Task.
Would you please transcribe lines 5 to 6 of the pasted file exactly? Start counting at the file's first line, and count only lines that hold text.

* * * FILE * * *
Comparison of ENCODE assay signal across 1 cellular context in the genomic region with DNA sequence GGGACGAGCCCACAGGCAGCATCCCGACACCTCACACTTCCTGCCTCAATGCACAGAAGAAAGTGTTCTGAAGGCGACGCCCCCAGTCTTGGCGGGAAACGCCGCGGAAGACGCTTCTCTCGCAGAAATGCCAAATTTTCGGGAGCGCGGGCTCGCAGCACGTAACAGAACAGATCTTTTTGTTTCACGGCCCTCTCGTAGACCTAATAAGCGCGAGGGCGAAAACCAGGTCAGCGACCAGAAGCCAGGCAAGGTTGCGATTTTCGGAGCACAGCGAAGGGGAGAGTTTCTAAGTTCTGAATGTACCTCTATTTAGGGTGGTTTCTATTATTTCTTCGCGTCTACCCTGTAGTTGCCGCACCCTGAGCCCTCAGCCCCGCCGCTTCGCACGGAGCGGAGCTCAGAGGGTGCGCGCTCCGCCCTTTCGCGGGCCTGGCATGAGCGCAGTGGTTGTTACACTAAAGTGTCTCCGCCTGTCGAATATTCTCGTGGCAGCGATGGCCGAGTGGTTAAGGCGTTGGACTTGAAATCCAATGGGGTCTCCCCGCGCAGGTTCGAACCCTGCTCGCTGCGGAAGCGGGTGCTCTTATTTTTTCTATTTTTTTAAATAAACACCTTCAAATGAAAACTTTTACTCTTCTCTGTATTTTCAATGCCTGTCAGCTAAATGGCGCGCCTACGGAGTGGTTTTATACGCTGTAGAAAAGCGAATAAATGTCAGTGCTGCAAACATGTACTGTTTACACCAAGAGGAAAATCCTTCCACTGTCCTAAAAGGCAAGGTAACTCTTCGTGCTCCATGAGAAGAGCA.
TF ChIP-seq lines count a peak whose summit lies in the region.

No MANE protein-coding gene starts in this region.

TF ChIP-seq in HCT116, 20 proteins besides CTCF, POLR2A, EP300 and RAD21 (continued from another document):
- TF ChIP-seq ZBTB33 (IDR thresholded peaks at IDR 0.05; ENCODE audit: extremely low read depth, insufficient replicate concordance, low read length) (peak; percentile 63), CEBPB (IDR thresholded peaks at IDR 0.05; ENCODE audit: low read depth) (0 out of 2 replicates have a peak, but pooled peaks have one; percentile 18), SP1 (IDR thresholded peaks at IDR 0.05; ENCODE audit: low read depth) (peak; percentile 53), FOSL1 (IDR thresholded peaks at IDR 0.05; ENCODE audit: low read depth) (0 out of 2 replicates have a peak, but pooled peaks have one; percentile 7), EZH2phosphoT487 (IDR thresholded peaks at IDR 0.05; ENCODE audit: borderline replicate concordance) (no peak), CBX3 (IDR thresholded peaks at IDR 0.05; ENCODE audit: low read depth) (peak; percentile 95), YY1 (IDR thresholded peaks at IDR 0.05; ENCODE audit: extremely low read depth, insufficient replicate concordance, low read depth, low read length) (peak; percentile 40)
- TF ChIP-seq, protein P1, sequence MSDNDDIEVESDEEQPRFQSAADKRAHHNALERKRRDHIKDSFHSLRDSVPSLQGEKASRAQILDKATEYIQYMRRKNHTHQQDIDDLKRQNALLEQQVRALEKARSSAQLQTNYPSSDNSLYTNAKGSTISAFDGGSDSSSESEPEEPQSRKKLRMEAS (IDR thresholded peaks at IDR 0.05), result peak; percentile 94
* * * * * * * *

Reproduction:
- TF ChIP-seq ZBTB33 (IDR thresholded peaks at IDR 0.05; ENCODE audit: extremely low read depth, insufficient replicate concordance, low read length) (peak; percentile 63), CEBPB (IDR thresholded peaks at IDR 0.05; ENCODE audit: low read depth) (0 out of 2 replicates have a peak, but pooled peaks have one; percentile 18), SP1 (IDR thresholded peaks at IDR 0.05; ENCODE audit: low read depth) (peak; percentile 53), FOSL1 (IDR thresholded peaks at IDR 0.05; ENCODE audit: low read depth) (0 out of 2 replicates have a peak, but pooled peaks have one; percentile 7), EZH2phosphoT487 (IDR thresholded peaks at IDR 0.05; ENCODE audit: borderline replicate concordance) (no peak), CBX3 (IDR thresholded peaks at IDR 0.05; ENCODE audit: low read depth) (peak; percentile 95), YY1 (IDR thresholded peaks at IDR 0.05; ENCODE audit: extremely low read depth, insufficient replicate concordance, low read depth, low read length) (peak; percentile 40)
- TF ChIP-seq, protein P1, sequence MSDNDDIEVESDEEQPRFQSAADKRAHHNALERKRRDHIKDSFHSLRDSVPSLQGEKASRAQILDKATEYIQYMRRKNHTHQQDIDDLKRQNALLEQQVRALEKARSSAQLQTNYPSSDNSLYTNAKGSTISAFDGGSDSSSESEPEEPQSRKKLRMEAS (IDR thresholded peaks at IDR 0.05), result peak; percentile 94